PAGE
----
A small group of employers gathered recently around a table in a windowless conference room in Greensboro, North Carolina. Most of them ran construction companies or advanced manufacturing firms with no more than a few hundred employees. All had considered launching apprenticeship programs but decided not to — and my organization wanted to know why. What did they perceive as the downsides?
We expected to hear complaints about a variety of issues: obstacles to creating a highly structured multi-year program that combines classroom learning with hands-on job experience, cost, concern that their companies would invest in training only to watch other employers lure trainees away with higher pay, and an expectation — sometimes right, sometimes wrong — that creating an apprenticeship program would mean opening their doors to a labor union. None of these were major concerns. What all the employers around the table were most worried about was that they had to register any apprenticeship program with the government.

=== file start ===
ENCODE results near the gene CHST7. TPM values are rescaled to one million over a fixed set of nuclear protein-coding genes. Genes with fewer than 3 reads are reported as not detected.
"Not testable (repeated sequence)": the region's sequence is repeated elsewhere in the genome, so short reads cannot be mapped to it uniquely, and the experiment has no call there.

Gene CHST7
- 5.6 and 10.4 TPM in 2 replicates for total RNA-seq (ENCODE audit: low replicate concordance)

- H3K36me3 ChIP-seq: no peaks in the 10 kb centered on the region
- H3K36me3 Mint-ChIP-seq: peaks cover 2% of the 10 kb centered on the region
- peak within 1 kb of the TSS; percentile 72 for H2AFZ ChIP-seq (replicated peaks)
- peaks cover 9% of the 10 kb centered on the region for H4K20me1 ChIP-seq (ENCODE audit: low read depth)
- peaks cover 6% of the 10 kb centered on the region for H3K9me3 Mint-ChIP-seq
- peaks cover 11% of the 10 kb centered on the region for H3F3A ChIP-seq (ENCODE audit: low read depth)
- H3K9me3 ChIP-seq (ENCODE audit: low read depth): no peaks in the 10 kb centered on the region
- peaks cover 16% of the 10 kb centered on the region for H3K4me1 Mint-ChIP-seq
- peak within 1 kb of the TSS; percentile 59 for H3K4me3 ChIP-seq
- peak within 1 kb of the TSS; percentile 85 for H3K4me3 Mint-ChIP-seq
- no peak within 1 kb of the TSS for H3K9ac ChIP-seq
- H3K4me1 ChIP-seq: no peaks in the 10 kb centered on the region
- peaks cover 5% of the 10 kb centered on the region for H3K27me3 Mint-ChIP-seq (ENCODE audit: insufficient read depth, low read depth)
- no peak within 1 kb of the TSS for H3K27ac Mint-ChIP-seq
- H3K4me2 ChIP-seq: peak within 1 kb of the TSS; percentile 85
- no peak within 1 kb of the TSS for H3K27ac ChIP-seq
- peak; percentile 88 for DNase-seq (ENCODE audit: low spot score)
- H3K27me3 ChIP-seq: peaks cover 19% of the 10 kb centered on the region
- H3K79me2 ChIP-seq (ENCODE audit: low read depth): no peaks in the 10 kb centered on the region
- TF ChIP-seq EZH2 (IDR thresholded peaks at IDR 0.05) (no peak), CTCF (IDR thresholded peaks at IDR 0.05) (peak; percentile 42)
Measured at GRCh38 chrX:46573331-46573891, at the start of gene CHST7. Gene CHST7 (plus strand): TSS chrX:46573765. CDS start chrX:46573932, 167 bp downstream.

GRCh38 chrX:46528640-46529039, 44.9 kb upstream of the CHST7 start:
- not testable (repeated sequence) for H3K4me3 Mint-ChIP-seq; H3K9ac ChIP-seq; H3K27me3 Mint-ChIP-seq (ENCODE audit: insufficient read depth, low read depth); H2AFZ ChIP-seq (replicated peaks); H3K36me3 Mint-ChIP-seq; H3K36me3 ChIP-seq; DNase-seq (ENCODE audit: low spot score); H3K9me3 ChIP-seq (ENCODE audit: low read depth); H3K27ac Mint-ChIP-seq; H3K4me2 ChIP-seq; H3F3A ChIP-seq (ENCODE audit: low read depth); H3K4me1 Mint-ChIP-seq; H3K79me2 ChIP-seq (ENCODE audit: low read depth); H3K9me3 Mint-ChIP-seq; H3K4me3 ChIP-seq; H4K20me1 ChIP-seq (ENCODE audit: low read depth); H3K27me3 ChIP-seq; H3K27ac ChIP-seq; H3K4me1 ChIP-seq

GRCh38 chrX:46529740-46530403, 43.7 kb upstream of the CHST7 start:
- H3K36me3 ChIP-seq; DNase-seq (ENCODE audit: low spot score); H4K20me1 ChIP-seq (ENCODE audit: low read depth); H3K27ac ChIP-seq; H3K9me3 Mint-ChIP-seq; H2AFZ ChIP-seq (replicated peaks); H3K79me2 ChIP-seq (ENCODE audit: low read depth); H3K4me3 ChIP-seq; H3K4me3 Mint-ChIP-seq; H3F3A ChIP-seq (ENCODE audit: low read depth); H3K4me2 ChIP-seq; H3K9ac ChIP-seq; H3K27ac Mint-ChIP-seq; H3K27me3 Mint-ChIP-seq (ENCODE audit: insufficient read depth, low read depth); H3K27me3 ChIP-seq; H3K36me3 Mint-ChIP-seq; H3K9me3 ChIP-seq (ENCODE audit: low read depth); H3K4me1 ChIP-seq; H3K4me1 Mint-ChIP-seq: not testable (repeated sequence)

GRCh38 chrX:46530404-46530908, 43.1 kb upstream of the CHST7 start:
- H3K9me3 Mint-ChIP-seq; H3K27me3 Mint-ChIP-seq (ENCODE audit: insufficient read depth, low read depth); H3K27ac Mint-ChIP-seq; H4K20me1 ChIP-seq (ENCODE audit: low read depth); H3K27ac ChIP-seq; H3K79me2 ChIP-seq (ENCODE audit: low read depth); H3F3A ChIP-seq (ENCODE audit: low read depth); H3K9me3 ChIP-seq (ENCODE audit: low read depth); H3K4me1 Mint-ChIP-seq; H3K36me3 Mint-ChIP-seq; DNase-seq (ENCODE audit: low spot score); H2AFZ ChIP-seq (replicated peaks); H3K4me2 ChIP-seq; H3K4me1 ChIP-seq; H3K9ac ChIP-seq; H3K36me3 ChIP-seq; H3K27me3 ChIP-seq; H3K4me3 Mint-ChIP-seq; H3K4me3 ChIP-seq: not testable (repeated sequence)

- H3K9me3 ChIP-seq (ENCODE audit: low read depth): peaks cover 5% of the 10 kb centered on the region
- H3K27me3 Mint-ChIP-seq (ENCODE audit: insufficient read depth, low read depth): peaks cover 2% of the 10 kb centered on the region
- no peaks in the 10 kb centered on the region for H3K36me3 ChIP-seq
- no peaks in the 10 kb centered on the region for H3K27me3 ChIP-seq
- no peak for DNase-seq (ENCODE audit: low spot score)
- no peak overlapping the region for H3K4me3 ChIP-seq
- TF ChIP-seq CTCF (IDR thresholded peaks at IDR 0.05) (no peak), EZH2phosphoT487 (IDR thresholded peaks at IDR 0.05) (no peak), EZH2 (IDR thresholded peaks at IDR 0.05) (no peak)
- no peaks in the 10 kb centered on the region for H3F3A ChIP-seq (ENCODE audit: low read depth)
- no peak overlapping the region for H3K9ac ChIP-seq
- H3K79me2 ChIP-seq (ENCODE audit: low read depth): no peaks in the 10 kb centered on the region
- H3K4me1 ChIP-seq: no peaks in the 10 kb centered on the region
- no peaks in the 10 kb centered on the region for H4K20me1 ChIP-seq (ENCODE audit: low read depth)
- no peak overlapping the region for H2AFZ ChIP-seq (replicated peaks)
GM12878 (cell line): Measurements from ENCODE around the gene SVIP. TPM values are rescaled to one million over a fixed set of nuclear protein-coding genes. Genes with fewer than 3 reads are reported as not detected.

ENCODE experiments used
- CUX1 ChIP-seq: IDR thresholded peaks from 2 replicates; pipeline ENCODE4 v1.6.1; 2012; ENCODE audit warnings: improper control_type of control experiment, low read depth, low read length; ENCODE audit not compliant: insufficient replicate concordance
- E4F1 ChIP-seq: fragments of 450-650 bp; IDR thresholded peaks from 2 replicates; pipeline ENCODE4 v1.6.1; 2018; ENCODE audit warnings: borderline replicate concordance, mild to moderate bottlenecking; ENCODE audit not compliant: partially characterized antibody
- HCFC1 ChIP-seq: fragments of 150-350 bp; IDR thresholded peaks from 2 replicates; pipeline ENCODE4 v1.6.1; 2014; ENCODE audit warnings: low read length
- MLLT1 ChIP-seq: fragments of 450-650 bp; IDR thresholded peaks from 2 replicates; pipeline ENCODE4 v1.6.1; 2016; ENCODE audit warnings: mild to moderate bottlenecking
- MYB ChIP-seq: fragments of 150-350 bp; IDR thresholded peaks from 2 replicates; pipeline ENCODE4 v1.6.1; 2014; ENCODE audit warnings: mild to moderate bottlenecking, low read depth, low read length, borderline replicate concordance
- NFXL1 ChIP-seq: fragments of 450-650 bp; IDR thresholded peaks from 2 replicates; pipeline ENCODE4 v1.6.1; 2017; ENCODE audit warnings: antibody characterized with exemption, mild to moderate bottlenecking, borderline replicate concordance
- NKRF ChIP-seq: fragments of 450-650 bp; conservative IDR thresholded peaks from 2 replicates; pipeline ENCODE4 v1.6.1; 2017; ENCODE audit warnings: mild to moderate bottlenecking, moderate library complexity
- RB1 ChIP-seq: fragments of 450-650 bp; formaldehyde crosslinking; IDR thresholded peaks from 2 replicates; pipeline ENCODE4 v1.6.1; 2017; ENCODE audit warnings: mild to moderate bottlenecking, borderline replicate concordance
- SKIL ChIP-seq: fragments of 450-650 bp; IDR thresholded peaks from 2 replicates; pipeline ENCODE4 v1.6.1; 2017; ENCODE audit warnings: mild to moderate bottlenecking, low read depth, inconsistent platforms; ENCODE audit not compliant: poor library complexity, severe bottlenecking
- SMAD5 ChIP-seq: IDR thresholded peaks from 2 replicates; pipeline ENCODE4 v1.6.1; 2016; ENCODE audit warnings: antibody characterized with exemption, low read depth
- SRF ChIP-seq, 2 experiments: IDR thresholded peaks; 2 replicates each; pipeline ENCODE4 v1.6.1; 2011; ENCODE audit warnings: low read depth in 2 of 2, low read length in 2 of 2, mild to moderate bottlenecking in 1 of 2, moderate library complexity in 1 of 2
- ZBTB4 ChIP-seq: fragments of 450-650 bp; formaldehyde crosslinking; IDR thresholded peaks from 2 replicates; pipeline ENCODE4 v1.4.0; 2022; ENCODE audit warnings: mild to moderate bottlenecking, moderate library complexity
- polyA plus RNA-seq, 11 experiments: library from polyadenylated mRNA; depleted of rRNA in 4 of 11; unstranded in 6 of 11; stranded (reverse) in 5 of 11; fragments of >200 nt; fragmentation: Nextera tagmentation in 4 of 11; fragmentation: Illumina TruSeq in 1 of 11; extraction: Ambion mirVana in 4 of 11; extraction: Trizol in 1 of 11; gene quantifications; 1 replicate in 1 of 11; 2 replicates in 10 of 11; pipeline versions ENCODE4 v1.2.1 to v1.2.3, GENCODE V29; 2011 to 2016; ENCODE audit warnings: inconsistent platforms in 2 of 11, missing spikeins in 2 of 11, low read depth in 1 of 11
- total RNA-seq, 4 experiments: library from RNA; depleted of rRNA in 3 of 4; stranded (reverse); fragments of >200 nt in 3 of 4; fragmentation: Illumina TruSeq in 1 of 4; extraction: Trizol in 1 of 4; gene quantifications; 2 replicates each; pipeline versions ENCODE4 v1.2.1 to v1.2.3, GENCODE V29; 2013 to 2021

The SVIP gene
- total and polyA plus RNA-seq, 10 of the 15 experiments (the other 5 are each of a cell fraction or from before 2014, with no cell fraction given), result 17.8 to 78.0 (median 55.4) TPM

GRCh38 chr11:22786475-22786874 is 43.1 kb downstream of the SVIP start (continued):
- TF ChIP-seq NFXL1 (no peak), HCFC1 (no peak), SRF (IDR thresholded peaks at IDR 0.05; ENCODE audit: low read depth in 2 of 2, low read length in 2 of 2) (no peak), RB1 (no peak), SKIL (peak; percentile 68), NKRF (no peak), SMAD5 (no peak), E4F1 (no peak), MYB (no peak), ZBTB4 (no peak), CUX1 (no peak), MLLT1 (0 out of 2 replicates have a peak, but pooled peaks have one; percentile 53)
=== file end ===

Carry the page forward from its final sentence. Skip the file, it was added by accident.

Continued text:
“We know we need to train workers,” one contractor who specialized in bridge building explained. “And we’re prepared to pay the cost. But I don’t want the government coming into my company, telling me what to teach my own workers and overseeing the day-to-day details of my training program.”
The executive order on apprenticeship signed in the Oval Office last week lines up well with these employers’ concerns. The order opened the door to what President Donald Trump called “industry-recognized” apprenticeship programs and created a new task force to streamline the registration process that the bridge contractor and many other employers find so burdensome.